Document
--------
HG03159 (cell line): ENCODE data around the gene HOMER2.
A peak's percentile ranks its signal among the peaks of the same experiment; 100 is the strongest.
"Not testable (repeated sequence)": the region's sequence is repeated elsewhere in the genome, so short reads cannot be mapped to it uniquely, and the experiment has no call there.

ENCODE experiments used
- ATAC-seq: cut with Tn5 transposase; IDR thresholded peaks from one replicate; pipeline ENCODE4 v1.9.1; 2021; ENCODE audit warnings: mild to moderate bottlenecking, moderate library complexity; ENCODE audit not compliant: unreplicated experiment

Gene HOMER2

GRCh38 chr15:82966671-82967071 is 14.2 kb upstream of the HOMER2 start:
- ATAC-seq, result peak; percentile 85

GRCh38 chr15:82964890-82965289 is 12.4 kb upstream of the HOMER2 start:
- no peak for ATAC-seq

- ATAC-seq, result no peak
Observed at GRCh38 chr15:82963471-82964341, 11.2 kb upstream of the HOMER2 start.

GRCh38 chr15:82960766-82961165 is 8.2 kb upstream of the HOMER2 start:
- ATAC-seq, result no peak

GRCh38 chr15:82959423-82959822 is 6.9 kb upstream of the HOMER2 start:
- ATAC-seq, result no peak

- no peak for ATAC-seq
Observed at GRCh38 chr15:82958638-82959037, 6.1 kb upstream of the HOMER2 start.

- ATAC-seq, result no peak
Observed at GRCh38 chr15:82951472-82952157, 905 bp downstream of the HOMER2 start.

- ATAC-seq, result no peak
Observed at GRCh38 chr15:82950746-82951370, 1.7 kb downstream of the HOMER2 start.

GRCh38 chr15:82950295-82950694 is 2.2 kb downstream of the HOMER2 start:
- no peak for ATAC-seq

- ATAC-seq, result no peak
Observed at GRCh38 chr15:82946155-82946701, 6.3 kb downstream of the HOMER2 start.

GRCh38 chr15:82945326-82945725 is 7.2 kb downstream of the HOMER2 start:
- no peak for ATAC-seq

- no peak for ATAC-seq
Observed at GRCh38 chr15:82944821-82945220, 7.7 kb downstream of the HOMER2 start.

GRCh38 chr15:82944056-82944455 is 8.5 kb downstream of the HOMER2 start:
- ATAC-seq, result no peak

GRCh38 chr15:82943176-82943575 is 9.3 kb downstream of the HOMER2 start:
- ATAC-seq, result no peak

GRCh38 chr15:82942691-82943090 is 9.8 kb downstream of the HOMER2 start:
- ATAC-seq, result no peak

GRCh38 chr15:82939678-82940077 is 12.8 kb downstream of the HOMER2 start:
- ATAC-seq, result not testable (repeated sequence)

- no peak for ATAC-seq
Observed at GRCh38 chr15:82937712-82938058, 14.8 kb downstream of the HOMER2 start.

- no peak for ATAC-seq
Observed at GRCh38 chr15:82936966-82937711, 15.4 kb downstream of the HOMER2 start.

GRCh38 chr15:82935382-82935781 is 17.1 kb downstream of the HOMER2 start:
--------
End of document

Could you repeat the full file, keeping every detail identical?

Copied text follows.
HG03159 (cell line): ENCODE data around the gene HOMER2.
A peak's percentile ranks its signal among the peaks of the same experiment; 100 is the strongest.
"Not testable (repeated sequence)": the region's sequence is repeated elsewhere in the genome, so short reads cannot be mapped to it uniquely, and the experiment has no call there.

ENCODE experiments used
- ATAC-seq: cut with Tn5 transposase; IDR thresholded peaks from one replicate; pipeline ENCODE4 v1.9.1; 2021; ENCODE audit warnings: mild to moderate bottlenecking, moderate library complexity; ENCODE audit not compliant: unreplicated experiment

Gene HOMER2

GRCh38 chr15:82966671-82967071 is 14.2 kb upstream of the HOMER2 start:
- ATAC-seq, result peak; percentile 85

GRCh38 chr15:82964890-82965289 is 12.4 kb upstream of the HOMER2 start:
- no peak for ATAC-seq

- ATAC-seq, result no peak
Observed at GRCh38 chr15:82963471-82964341, 11.2 kb upstream of the HOMER2 start.

GRCh38 chr15:82960766-82961165 is 8.2 kb upstream of the HOMER2 start:
- ATAC-seq, result no peak

GRCh38 chr15:82959423-82959822 is 6.9 kb upstream of the HOMER2 start:
- ATAC-seq, result no peak

- no peak for ATAC-seq
Observed at GRCh38 chr15:82958638-82959037, 6.1 kb upstream of the HOMER2 start.

- ATAC-seq, result no peak
Observed at GRCh38 chr15:82951472-82952157, 905 bp downstream of the HOMER2 start.

- ATAC-seq, result no peak
Observed at GRCh38 chr15:82950746-82951370, 1.7 kb downstream of the HOMER2 start.

GRCh38 chr15:82950295-82950694 is 2.2 kb downstream of the HOMER2 start:
- no peak for ATAC-seq

- ATAC-seq, result no peak
Observed at GRCh38 chr15:82946155-82946701, 6.3 kb downstream of the HOMER2 start.

GRCh38 chr15:82945326-82945725 is 7.2 kb downstream of the HOMER2 start:
- no peak for ATAC-seq

- no peak for ATAC-seq
Observed at GRCh38 chr15:82944821-82945220, 7.7 kb downstream of the HOMER2 start.

GRCh38 chr15:82944056-82944455 is 8.5 kb downstream of the HOMER2 start:
- ATAC-seq, result no peak

GRCh38 chr15:82943176-82943575 is 9.3 kb downstream of the HOMER2 start:
- ATAC-seq, result no peak

GRCh38 chr15:82942691-82943090 is 9.8 kb downstream of the HOMER2 start:
- ATAC-seq, result no peak

GRCh38 chr15:82939678-82940077 is 12.8 kb downstream of the HOMER2 start:
- ATAC-seq, result not testable (repeated sequence)

- no peak for ATAC-seq
Observed at GRCh38 chr15:82937712-82938058, 14.8 kb downstream of the HOMER2 start.

- no peak for ATAC-seq
Observed at GRCh38 chr15:82936966-82937711, 15.4 kb downstream of the HOMER2 start.

GRCh38 chr15:82935382-82935781 is 17.1 kb downstream of the HOMER2 start: